It was a chilly Friday night in December of 1996. I was at my mom’s house reading the novel Carrie by Stephen King. I love all of Stephen’s early stuff. Salem’s Lot. The Shining. Pet Cemetery. Hell, I even like Cujo. But Carrie, in my opinion, is his first and best. He turns the Cinderella story right on its head, creating a masterpiece in the horror genre.
Sadly, I’m not too crazy about Stephen’s new stuff. I tried reading the sequel to The Shining, but I couldn’t get through it. I’m also tired of his politics. I hate it when famous people lecture me as if I’m some ignorant serf working the fields. I don’t give a flying fuck about his opinions on abortion or gay marriage. Just shut the hell up and tell me a vampire story.
Anyway, the phone rang in the middle of the night. I knew it was Korea.
There was a young American lady on the line.
She said, “May I talk with The White Buffalo?”
I said, “Speaking.”
“Hi, I’m Ms. Jones, and I’m calling from Seoul. I got your name from an agency. Are you still interested in coming to Asia?”
“Are you currently working?”
“Yes. In fact, I teach English at a school in Texas.”
“So you’re actually a real teacher with state certification?”
I felt very excited. My ship had finally made it to port.
She said, “Then why do you want to come here?”
“You already have a nice job.”
“Yeah, but I’d still like to see the world before I die. I’m only in my twenties”
“But none of us at this academy are actually teachers. I’m the manager, and even I’m not certified. I have a degree in anthropology.”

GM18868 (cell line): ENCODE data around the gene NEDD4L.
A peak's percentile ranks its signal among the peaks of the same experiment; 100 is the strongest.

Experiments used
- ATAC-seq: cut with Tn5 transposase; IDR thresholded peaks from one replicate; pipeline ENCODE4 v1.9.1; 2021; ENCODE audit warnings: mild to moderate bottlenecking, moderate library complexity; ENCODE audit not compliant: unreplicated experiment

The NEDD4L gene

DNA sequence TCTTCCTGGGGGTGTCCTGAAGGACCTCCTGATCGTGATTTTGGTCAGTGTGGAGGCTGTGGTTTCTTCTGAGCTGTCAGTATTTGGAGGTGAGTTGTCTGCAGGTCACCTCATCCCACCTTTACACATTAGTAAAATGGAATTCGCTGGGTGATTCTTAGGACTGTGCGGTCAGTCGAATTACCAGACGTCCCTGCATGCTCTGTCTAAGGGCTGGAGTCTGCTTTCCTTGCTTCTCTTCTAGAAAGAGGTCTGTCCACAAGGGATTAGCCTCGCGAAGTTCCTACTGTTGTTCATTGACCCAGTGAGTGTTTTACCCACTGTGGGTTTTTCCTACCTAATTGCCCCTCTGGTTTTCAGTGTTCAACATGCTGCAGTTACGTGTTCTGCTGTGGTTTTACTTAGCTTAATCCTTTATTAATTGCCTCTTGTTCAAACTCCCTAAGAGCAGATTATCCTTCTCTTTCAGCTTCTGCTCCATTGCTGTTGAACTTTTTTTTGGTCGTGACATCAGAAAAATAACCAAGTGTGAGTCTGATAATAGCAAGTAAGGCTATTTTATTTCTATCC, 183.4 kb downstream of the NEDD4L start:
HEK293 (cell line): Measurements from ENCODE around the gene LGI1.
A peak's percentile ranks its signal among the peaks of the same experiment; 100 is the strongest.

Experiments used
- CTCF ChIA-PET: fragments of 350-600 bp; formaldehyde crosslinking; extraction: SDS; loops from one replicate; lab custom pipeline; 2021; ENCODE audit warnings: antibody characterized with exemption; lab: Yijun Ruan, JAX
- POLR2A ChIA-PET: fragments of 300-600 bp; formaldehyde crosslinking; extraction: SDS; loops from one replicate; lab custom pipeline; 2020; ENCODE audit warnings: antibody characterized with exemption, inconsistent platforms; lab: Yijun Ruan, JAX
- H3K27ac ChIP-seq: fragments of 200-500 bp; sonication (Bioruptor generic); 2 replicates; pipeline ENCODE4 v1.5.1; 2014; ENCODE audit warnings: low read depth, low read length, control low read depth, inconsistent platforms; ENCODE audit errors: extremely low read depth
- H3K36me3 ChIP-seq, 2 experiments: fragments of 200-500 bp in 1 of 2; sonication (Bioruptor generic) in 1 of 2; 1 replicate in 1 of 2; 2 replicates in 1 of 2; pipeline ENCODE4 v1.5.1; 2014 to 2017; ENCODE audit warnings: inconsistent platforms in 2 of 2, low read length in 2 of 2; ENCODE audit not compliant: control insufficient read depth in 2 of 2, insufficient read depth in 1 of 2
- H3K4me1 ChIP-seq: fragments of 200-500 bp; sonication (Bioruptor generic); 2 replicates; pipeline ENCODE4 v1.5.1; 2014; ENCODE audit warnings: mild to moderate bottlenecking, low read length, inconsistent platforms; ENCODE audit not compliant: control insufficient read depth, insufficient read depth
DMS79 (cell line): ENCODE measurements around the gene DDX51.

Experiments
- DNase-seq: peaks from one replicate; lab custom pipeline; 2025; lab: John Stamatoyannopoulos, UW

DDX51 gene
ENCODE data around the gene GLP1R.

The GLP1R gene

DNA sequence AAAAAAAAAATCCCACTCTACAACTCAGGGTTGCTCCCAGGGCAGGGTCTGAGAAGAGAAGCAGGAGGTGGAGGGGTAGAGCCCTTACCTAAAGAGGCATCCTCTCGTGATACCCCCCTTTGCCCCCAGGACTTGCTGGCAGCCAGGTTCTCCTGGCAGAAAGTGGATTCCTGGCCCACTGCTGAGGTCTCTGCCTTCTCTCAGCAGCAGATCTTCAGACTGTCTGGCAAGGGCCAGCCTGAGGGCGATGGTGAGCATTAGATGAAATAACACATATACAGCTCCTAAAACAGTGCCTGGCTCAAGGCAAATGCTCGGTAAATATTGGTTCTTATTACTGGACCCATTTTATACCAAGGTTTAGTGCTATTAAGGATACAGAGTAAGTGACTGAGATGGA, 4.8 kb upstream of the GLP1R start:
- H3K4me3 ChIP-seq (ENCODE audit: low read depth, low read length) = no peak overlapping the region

“Don’t worry about it. It’s not like I’m a brain surgeon. I’m only a teacher with a four-year degree. No big deal.”
“It’s a big deal to me. Why would I hire a potential rival who might take my job? Sorry, but you’re overqualified.”
She hung up the phone. I was completely flabbergasted. It remains the weirdest interview in my life. And trust me. I’ve had some strange ones.
I walked downstairs to smoke a cigarette. Juan was watching television on the sofa. He could barely keep his eyes open. Back then, he only needed to sleep three or four hours a night. That guy was pure energy.
He saw me and sat up.
“Was dat Korea?”
I nodded. “But it didn’t work out. The manager says that I’m overqualified.”
“I told joo many time, Buffalo. Korea just not good for a man like joo. Dat country is looking for losers. Trust me on dis. Just go get another job in America. What about Alaska?”
“Jes, Alaska. Alaska pays da highest for teacher in da United State. Joo might freeze joor balls off, but what the fuck? It is a land of adventure.”
“Maybe you’re right. Maybe Korea just isn’t a part of my destiny. But that’s OK. I have a job. Who fucking needs it?”
Texas didn’t have the internet back then. The only way a guy could find a new gig was through the newspaper or word of mouth. I looked at the Sunday classifieds under the education section and saw a public-school job that was only a thirty-minute drive from my mother’s house. Furthermore, it was in a well-paying district without many minority students.
“Mom, mark my words. I’m going to get this fucking gig and become a principal one day. Maybe I’ll even be the superintendent in a decade or two. I shit you not. I’m tired of screwing around.”
She smiled. “I have no doubt.”
I called the number on Monday afternoon. I knew in my heart of hearts that it was my destiny to remain in Texas as a happy educator who got lots of pussy on the weekends. The position was mine.
“This is Jefferson High School. How can I help you?”
“Yes, I’d like to submit an application for the job advertised in the paper.”
“Sorry, but it’s been filled.”
“What can I say? Our district is popular.”
I was crestfallen.